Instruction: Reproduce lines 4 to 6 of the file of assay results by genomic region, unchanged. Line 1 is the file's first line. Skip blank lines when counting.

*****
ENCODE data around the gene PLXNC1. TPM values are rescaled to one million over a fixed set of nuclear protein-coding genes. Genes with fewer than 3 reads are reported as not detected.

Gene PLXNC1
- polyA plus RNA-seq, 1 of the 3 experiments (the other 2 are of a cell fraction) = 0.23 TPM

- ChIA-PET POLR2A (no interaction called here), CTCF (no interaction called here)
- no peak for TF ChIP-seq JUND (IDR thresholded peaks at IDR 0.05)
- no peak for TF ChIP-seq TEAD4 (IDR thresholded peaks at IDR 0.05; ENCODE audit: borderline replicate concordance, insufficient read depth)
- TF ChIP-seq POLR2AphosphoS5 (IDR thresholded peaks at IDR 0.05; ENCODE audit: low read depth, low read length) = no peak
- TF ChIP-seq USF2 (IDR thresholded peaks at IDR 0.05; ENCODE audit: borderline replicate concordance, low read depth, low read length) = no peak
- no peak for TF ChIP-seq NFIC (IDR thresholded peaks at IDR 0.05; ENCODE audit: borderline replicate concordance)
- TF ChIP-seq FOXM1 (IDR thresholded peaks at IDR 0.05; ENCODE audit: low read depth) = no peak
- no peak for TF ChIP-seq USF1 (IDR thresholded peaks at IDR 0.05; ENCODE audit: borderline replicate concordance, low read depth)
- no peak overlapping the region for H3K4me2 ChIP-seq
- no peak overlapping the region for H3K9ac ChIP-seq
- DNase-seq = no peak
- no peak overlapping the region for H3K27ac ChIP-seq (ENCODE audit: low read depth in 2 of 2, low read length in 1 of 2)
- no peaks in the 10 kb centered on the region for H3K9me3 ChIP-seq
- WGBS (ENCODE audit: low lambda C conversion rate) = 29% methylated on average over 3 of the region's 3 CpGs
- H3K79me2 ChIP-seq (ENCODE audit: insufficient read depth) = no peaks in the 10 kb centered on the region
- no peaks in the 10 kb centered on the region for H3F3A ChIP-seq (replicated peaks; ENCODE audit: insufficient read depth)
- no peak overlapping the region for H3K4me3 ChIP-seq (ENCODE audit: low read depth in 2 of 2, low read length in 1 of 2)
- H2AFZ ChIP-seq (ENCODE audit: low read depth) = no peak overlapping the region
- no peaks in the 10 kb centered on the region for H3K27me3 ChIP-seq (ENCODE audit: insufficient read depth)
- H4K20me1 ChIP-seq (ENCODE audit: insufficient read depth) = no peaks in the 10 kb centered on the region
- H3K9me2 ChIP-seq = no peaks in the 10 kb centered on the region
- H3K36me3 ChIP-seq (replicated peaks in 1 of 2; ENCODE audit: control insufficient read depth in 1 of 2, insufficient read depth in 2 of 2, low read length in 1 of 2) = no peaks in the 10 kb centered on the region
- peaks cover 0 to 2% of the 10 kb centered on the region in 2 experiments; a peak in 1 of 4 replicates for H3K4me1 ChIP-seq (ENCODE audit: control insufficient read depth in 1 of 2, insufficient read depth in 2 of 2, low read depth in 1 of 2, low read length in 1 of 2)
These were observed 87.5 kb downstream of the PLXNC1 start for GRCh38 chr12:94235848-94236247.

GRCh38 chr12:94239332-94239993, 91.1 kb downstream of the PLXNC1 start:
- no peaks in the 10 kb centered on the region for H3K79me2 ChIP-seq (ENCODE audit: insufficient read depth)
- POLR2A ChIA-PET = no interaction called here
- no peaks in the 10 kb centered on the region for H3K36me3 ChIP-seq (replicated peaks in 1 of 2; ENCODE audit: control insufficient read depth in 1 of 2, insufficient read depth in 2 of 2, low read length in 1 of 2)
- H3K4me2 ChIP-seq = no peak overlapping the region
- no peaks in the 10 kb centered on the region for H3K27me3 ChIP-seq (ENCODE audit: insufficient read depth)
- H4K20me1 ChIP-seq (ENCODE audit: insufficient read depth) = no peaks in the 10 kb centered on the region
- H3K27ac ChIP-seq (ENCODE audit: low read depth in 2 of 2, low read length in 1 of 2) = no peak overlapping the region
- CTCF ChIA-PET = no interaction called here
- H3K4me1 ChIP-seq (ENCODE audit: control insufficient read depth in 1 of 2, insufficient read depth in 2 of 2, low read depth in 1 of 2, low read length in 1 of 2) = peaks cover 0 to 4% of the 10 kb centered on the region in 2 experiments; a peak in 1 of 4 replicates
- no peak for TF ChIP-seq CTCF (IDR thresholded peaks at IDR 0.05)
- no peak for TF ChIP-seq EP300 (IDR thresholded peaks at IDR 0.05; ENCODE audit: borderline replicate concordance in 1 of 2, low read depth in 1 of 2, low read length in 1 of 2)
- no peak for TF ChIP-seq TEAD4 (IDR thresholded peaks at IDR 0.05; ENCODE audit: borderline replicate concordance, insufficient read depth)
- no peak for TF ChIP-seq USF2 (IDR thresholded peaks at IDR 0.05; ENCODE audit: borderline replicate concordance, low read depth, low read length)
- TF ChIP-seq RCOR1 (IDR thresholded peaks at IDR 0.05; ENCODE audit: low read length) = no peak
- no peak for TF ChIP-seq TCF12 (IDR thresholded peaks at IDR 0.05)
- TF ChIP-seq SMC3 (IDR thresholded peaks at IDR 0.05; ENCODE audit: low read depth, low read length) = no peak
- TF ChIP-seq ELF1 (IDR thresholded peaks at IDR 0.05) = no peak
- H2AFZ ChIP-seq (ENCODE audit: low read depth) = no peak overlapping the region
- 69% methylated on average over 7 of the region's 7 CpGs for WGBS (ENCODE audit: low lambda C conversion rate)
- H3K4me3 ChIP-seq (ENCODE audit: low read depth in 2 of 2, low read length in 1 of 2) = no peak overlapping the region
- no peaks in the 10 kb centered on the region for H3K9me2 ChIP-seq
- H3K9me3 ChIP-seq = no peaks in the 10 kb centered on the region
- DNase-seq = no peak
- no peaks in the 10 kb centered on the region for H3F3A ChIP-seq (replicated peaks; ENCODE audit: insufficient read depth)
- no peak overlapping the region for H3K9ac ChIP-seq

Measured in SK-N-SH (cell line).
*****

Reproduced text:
- ChIA-PET POLR2A (no interaction called here), CTCF (no interaction called here)
- no peak for TF ChIP-seq JUND (IDR thresholded peaks at IDR 0.05)
- no peak for TF ChIP-seq TEAD4 (IDR thresholded peaks at IDR 0.05; ENCODE audit: borderline replicate concordance, insufficient read depth)